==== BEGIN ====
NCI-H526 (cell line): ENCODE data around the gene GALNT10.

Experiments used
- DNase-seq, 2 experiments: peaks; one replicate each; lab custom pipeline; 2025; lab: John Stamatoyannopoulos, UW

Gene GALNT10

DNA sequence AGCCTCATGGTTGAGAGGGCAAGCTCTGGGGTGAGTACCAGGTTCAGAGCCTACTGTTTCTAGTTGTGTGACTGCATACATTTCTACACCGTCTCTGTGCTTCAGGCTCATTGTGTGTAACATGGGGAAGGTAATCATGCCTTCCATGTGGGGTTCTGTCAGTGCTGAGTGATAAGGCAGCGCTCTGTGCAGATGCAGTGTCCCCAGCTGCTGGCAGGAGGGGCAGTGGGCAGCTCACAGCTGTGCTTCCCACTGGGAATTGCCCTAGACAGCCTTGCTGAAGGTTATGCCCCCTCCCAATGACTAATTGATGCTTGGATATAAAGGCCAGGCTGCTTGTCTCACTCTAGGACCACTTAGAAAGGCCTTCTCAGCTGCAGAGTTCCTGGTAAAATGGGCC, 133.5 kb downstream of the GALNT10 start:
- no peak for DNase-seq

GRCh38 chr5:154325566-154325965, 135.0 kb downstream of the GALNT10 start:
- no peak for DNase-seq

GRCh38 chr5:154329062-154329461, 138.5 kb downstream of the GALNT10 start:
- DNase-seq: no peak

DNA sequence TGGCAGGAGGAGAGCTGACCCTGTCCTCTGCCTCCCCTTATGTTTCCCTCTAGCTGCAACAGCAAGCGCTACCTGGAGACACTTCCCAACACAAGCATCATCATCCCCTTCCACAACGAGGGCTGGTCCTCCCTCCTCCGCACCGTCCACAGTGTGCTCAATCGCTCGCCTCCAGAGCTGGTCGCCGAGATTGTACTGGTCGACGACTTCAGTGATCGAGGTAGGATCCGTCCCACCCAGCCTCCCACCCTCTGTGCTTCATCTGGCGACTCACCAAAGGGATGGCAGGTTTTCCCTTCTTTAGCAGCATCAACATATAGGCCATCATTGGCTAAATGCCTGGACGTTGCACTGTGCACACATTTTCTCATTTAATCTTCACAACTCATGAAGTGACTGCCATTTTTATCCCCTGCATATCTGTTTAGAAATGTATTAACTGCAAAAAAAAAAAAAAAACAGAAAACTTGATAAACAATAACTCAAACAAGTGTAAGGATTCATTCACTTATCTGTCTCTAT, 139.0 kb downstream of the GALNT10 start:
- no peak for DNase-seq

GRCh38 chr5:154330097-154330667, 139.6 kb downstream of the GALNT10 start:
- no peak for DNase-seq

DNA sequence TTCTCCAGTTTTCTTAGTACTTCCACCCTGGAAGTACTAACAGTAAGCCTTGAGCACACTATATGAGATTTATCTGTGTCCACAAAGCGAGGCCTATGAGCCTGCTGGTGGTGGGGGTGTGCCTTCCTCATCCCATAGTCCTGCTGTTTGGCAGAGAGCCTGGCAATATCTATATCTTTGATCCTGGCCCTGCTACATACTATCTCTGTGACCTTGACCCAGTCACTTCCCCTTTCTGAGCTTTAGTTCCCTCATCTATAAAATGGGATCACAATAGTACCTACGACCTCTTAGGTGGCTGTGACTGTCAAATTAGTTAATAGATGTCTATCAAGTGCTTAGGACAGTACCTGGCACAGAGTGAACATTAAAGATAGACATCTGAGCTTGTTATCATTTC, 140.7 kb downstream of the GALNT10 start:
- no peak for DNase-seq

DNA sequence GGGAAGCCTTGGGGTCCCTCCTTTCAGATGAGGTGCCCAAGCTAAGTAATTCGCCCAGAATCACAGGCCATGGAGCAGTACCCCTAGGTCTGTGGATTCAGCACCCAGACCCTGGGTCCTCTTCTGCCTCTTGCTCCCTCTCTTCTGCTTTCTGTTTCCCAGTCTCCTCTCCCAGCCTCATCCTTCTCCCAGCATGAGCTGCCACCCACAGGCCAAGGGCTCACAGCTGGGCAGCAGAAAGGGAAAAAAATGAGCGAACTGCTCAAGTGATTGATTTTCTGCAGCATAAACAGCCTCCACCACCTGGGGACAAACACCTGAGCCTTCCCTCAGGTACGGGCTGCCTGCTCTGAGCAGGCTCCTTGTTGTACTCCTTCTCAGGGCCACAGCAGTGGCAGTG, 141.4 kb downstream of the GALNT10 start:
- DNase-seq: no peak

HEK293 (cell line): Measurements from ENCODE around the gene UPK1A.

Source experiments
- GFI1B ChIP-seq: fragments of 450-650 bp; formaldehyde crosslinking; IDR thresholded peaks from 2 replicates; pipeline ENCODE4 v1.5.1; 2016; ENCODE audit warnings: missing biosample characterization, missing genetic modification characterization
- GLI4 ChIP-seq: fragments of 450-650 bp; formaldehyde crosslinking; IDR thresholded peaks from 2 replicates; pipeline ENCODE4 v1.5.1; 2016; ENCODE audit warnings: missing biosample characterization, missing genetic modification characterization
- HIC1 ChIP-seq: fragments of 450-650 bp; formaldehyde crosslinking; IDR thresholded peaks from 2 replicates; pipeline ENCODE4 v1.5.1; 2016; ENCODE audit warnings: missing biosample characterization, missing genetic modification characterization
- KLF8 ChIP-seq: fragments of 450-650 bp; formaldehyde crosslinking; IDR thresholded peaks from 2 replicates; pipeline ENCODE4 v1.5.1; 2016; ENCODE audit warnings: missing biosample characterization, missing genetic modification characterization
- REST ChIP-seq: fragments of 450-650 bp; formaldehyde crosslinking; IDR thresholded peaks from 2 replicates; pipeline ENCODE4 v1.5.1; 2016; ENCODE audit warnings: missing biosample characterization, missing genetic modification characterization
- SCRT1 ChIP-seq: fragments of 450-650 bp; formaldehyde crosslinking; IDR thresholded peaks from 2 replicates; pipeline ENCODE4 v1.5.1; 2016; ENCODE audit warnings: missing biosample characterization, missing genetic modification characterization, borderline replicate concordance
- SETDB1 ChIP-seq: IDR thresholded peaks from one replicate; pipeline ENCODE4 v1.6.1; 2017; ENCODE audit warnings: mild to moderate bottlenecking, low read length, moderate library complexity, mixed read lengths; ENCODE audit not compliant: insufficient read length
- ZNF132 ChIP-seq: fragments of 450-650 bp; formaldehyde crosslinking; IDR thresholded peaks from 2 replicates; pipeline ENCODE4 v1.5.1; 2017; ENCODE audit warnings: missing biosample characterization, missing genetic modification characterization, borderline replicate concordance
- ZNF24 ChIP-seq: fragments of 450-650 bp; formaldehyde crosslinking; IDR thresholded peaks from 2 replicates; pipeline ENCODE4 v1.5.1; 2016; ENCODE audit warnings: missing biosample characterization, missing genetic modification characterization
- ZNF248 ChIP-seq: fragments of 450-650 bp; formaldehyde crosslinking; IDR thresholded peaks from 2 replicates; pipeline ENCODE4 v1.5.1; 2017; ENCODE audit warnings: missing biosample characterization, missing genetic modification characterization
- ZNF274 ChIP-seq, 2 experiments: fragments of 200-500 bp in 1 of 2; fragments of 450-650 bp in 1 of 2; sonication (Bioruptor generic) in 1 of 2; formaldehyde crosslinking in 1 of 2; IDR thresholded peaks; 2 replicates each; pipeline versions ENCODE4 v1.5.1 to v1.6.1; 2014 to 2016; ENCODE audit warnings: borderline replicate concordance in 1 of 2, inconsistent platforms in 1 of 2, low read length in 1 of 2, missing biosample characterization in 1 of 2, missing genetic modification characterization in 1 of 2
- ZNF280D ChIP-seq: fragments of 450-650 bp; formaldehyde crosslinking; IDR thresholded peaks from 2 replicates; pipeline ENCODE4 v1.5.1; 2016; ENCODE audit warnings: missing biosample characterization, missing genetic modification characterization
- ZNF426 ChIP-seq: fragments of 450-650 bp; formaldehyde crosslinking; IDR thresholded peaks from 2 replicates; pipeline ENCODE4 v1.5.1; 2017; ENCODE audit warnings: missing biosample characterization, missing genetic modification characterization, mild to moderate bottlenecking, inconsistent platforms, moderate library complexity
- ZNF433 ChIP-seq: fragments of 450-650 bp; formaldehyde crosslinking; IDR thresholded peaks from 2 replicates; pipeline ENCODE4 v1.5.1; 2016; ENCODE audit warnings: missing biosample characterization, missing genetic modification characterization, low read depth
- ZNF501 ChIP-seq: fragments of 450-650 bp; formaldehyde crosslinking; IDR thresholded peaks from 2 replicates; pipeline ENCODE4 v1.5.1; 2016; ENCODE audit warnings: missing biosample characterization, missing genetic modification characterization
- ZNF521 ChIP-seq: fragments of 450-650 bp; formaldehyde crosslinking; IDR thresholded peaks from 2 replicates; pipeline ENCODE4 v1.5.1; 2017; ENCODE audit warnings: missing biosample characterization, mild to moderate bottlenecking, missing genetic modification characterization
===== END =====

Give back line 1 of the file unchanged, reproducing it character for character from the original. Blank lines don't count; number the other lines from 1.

NCI-H526 (cell line): ENCODE data around the gene GALNT10.